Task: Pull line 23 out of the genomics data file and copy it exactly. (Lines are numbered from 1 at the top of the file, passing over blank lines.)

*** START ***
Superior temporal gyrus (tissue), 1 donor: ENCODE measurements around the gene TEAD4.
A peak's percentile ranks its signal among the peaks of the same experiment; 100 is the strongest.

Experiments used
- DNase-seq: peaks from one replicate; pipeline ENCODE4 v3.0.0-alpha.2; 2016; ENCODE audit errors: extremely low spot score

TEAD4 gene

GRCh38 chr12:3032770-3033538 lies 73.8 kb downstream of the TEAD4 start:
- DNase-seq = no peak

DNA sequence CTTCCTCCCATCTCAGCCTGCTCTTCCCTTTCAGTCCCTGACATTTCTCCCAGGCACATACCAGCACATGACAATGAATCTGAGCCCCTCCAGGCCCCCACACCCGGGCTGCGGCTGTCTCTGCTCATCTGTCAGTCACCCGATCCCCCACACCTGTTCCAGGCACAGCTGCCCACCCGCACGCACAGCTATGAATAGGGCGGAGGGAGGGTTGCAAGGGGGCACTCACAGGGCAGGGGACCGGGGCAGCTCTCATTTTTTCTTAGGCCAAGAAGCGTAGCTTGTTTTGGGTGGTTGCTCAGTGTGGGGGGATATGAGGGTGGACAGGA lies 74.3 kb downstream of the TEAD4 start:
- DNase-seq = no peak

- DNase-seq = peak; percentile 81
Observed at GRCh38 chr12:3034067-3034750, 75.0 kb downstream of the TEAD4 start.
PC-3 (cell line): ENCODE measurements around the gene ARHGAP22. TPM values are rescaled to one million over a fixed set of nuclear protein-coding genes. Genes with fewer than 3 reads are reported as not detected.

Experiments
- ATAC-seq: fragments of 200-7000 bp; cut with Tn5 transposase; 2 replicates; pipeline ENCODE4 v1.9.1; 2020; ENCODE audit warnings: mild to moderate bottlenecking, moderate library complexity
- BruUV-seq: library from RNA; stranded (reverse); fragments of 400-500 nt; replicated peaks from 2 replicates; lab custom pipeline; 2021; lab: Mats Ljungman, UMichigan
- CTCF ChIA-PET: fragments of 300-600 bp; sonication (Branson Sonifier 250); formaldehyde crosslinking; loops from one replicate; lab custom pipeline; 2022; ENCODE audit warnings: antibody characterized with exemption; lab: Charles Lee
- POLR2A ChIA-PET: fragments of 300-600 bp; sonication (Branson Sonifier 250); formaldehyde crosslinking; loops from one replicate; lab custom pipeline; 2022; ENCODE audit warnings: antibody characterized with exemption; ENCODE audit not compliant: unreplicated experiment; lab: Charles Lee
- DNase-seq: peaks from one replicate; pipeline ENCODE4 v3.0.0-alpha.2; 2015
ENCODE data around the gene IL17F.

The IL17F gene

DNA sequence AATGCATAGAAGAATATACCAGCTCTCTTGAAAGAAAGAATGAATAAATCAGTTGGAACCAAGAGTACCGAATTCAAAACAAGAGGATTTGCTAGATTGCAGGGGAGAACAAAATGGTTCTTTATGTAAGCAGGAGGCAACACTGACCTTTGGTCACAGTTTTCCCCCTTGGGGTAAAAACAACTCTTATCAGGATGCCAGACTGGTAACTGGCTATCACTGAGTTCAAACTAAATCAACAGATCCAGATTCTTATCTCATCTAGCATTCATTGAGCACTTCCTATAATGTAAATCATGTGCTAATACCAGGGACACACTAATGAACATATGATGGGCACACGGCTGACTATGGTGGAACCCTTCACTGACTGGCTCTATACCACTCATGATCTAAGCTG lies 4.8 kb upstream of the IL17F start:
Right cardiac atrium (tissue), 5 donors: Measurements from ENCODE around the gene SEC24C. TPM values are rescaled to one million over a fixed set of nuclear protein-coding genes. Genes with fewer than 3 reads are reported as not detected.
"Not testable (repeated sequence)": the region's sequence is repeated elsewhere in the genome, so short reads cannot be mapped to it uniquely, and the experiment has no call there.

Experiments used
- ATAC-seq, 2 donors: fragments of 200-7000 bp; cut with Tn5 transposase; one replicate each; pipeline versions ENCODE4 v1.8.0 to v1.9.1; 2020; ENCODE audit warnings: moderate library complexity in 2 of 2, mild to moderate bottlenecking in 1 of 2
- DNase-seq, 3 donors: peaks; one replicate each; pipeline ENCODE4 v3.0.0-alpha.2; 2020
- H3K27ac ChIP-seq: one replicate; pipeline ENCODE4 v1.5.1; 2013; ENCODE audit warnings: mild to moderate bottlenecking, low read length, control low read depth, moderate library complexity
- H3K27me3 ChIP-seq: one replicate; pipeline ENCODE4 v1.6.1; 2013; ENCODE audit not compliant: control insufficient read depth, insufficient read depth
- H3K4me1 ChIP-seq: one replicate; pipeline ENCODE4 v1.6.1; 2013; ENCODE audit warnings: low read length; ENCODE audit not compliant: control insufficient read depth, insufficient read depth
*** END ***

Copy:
"Not testable (repeated sequence)": the region's sequence is repeated elsewhere in the genome, so short reads cannot be mapped to it uniquely, and the experiment has no call there.